Iran: It is to be noted that farmers in salt-affected areas are usually less fortunate in terms of economical capabilities. Generally, the worst salinity situations in Iran are present where farmers are relatively poor and face economic difficulties. Therefore, they are unable, even reluctant, to employ new technologies without financial help from the government. Some of them think that nothing can improve the yield under their conditions, therefore, they do not care much about their crop. This negative attitude aggravates the impacts of salinity. It is, therefore, important that credit policies be supported by the pertinent government agencies to help farmers overcome the problems associated with the harsh environment and make greater contributions to the agricultural development of the country.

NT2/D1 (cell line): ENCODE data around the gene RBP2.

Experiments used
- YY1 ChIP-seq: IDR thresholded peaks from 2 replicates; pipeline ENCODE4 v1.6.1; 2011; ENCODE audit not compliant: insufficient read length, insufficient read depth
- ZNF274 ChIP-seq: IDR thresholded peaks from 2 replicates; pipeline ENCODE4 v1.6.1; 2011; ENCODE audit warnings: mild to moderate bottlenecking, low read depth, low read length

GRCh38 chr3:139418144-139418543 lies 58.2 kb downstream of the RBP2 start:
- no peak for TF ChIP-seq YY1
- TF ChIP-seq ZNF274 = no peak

The future life of these people is at stake and highly dependent on what happens to their soil. Therefore, any sustainable development programme for the rural areas in Iran should seriously pay attention to the problems caused by the salinity of soil and water resources.
Among the major obstacles which prevent the achievements of high yields in Iran is the salinity of soil and water. It is estimated that in areas where salinity is present, average yields losses due to this problem may be as high as 50 percent. The problem of salt-affected soils poses one of the most serious threats to food production and sustainability of natural resources in the country.